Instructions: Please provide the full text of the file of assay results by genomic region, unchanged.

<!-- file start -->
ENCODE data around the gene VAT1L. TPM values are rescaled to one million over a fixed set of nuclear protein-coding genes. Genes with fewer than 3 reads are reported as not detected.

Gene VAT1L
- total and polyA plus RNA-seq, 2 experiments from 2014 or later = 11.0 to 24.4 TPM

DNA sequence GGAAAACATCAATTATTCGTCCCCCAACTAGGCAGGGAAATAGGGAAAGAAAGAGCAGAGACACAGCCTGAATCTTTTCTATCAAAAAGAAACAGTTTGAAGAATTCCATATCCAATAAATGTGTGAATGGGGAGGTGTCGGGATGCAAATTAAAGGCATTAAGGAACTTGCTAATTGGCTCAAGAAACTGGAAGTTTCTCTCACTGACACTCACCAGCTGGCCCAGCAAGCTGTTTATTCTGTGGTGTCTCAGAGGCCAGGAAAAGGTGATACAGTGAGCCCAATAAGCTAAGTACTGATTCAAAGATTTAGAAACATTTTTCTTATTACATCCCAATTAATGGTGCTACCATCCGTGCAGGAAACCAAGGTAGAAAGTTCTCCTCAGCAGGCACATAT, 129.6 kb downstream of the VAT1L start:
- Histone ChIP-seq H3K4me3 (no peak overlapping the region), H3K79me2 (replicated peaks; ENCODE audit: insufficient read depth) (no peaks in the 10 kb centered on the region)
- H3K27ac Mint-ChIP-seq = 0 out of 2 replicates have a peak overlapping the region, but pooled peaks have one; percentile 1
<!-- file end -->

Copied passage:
ENCODE data around the gene VAT1L. TPM values are rescaled to one million over a fixed set of nuclear protein-coding genes. Genes with fewer than 3 reads are reported as not detected.

Gene VAT1L
- total and polyA plus RNA-seq, 2 experiments from 2014 or later = 11.0 to 24.4 TPM

DNA sequence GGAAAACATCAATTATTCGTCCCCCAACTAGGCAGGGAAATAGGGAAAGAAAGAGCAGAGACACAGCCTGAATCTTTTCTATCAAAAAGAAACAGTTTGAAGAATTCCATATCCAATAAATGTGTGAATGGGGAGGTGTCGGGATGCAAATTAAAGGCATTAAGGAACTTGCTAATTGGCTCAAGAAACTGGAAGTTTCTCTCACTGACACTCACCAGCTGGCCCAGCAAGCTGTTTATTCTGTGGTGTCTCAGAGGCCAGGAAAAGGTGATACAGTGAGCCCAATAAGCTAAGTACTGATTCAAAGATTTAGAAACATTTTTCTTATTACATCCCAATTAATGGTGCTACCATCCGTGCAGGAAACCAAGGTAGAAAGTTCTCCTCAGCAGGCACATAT, 129.6 kb downstream of the VAT1L start:
- Histone ChIP-seq H3K4me3 (no peak overlapping the region), H3K79me2 (replicated peaks; ENCODE audit: insufficient read depth) (no peaks in the 10 kb centered on the region)
- H3K27ac Mint-ChIP-seq = 0 out of 2 replicates have a peak overlapping the region, but pooled peaks have one; percentile 1